Good Ideas, Bad Ideas, and Some Ranting

From the Great Ideas Dept:

John Thomas over at Mecha Mecha Media takes another look at Light Novels in the US and comes up with a GREAT new name for them:  J-Pulp.  I think this is a perfect name for them!  It describes them exactly as they are meant to be.  Short prose books meant to kill a few hours.  And it’s a term book retailers and publishers can understand.  They aren’t meant to be high literature, nor shoved into the foreign books section (is that really a category in bookstores?)  It’s all about the genre.  Get the light novels with the other novels they fit into best; Ghost in the Shell and Vampire Hunter D in the Sci Fi/Fantasy section.  Then at the end of the novel, mention that the manga series is available for more stories, etc.  If you’re not going to tell anyone about these book except the people who already know about them (don’t get me started on the incestuous relationship manga and anime keep cultivating), then at least get them into places where non-manga fans might stumble on them and decide to find out more.

Then there’s John Jakala of Sporatic Sequential and Simon “NSFW” Jones of Icarus Publishing who hit on another great idea; get genre manga where the fans will be.  Their example is sports manga.  Try selling it at the appropriate sporting events; Speed Racer at NASCAR, Eyeshield 21at Football Colliseums,  Whistle at Soccer events (this would be a BIG seller I think).  Wow…what a concept.  Get the books in front of people who would actually be interested in them.  What a concept!  Comics and manga aren’t seen as cool with the “jock types”, and you won’t seem them going into a bookstore to find ’em.  But, put them next to jerseys and you might get some page turning.  At least with pictures they won’t have to read much. (No, I didn’t care for the jocks in High School.)

Manga being read as a genre:

Umm…well…yeah.  Isn’t that the way that all people read books?  I could go on about how that’s the way most people chose their books, but this commentor already did a terrific job.  This isn’t the problem.  The problem is that publishers keep catering to a teen and otaku market that outgrows the subjects of the shonen and shojo manga.  I think if a real survey of manga readers was done, you would find that most don’t read manga because there’s an anime of it.   Some may have discovered manga because of an anime showing on TV, but it would be silly to assume that that’s the only manga they buy.  And Anime Expo is hardly the place to go to judge the future of manga.  Anime Expo is for ANIME, and despite reports to the contrary, manga is not anime.  Anime can come from manga, and manga can be made from anime, but they are still two distinct mediums that can and should exist separate from each other.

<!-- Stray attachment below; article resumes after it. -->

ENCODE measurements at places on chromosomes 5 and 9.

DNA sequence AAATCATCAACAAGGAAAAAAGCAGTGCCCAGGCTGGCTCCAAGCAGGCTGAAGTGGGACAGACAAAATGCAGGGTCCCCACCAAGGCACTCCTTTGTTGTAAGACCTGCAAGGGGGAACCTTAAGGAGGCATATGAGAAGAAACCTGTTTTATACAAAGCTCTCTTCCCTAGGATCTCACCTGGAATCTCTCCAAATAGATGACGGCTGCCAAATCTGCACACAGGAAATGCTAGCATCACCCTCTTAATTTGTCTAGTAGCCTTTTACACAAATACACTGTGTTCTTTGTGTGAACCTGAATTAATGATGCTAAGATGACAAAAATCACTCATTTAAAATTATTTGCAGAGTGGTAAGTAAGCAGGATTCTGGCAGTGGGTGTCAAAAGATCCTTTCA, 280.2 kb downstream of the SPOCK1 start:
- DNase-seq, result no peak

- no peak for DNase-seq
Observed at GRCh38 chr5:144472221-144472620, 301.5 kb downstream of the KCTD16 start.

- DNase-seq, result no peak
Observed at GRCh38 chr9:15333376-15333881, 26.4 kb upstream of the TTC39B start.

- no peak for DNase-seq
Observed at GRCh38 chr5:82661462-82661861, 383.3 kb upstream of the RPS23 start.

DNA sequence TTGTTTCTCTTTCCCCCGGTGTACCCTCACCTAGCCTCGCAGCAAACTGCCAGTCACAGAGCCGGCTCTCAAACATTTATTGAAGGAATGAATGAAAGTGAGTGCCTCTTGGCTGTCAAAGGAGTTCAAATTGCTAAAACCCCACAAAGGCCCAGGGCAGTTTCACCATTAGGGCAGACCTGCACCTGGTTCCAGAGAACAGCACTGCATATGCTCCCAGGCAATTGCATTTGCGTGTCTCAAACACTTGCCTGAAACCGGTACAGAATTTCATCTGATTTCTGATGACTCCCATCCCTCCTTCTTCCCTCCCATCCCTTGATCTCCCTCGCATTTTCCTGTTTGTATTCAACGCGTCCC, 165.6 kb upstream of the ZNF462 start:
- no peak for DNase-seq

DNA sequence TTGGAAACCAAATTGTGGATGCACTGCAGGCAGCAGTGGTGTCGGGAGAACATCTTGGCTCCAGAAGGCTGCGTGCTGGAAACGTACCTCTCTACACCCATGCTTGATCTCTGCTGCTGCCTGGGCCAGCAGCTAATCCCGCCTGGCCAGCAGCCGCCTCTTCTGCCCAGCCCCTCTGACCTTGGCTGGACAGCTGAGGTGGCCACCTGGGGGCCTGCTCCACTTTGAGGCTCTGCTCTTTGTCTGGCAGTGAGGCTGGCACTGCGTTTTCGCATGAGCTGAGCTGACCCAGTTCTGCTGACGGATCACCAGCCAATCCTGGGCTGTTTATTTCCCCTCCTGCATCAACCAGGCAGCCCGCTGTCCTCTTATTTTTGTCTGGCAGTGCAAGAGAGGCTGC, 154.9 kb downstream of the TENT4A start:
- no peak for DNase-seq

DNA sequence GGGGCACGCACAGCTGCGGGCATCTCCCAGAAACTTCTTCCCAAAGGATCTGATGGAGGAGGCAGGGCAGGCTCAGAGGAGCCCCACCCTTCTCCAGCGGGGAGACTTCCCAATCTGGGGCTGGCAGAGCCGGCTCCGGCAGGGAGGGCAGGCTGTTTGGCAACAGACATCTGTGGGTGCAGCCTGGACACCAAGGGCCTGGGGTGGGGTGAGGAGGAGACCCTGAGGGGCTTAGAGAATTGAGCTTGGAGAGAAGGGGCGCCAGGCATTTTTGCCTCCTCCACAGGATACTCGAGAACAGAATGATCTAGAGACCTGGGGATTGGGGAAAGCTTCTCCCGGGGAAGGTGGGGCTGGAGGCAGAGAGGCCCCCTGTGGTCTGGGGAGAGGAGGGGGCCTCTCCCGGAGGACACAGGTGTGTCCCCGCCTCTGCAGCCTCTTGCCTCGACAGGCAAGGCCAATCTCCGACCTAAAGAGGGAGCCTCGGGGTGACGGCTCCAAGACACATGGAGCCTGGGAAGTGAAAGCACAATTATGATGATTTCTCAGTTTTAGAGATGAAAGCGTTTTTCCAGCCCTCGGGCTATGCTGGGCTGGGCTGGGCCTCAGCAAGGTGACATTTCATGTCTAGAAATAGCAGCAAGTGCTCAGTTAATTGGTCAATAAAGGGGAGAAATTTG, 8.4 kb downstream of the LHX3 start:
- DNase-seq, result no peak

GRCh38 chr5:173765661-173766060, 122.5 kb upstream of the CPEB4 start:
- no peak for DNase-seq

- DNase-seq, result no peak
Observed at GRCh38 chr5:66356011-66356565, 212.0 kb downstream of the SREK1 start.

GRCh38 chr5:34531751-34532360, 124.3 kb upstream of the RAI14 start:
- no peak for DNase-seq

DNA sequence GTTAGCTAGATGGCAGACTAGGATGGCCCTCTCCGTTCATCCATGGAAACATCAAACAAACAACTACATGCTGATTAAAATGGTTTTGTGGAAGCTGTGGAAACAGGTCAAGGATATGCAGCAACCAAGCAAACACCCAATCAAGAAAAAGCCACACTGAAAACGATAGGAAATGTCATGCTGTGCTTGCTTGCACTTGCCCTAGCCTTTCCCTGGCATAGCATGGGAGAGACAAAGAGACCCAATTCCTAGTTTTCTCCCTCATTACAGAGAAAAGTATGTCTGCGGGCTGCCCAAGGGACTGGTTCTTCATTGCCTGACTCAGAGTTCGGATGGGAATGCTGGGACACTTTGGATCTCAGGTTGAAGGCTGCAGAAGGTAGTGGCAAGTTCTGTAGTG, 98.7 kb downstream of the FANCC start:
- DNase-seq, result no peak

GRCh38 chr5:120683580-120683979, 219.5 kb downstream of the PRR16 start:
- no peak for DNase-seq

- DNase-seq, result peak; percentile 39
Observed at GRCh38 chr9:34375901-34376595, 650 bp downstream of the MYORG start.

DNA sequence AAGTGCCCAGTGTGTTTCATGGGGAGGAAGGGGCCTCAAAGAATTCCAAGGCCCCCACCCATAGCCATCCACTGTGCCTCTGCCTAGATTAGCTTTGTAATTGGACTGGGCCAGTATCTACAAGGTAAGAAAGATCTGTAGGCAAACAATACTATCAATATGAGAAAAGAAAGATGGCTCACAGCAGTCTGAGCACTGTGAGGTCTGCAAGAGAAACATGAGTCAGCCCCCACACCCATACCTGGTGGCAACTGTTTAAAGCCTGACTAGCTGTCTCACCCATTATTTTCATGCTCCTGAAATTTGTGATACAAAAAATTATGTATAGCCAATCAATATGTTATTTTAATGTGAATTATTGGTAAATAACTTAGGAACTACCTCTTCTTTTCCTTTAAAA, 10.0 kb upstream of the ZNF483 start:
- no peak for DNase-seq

If manga publishers keep trying to rely on the teen and otaku market for their sales, they are going to end up just like the anime market and Tokyopop; down the hole.  Otaku can only buy so much, and not all anime otaku read manga, and visa verse.  And teens outgrow things.  Ask the Comic Book Industry who feels the needs to keep catering to the teen market at the expense of their older fans (ex: Spiderman:Brand New Day).

Manga has the greatest potential for survival because it has the chance of appealing to audiences outside of a fandom.  Not all manga has to have an anime based on it.  There are plenty of titles out there that have the strength of story and characters to appeal to a more mainstream audience.  But, you can’t expect the mainstream to come looking for it.  You have to go to them, and show them why they should read it.

And one more thing, manga are COMIC BOOKS.  Anime Expo is not where everyone should go and expect to see new license announcements from manga publishers.  It’s for ANIME.  Sure, manga publishers will want to be there to push their tie-in books, and that’s fine.  But for all the people that keep whining about having to wait for the San Diego Comic Con…DEAL WITH IT! Manga are comics and comics are best marketed at a COMIC CON.  If you chose to go to AX and not SDCC, then that’s too bad for you.  Get. Over. It.

Tokyopop new licenses:

What are you thinking?!   You’re canceling titles left and right, many that have an established fanbase (even if it’s not as big as you’d like) and you’re announcing new titles?  While I’ll admit you will probably find an established audiences for Tsubasa and Peacemake Kurogane, don’t you think you should try getting your house back in order before pushing new titles out the door!  Finish your shake out AND TELL US WHAT’S GONE FOR SURE! What is the point of dragging this out?  You know what you’re going to drop.  You’ve probably have known for months.  You think you’re going to keep people hanging on just because you don’t tell anyone what’s going on?  Yeah, that worked so well for ADV’s reputation too.  Hope may spring eternal, but what we fans need most right now is closure.

2 thoughts on “Good Ideas, Bad Ideas, and Some Ranting”

  1. Thanks for the endorsement, Lori! Even though the term “light novel” (raito noberu) isn’t disagreeable in Japanese, it doesn’t sound like something that I would want to read. The reverse translation of the term into English I think was picked up without any active thought, but J-Pulp is a more accurate and attractive way to describe this new genre.

  2. When I read your blog post about naming it j-pulp, it just clicked. I sounded perfect, and just had to be sure to spread the word! Maybe we can get this as well known a word as manga. 🙂

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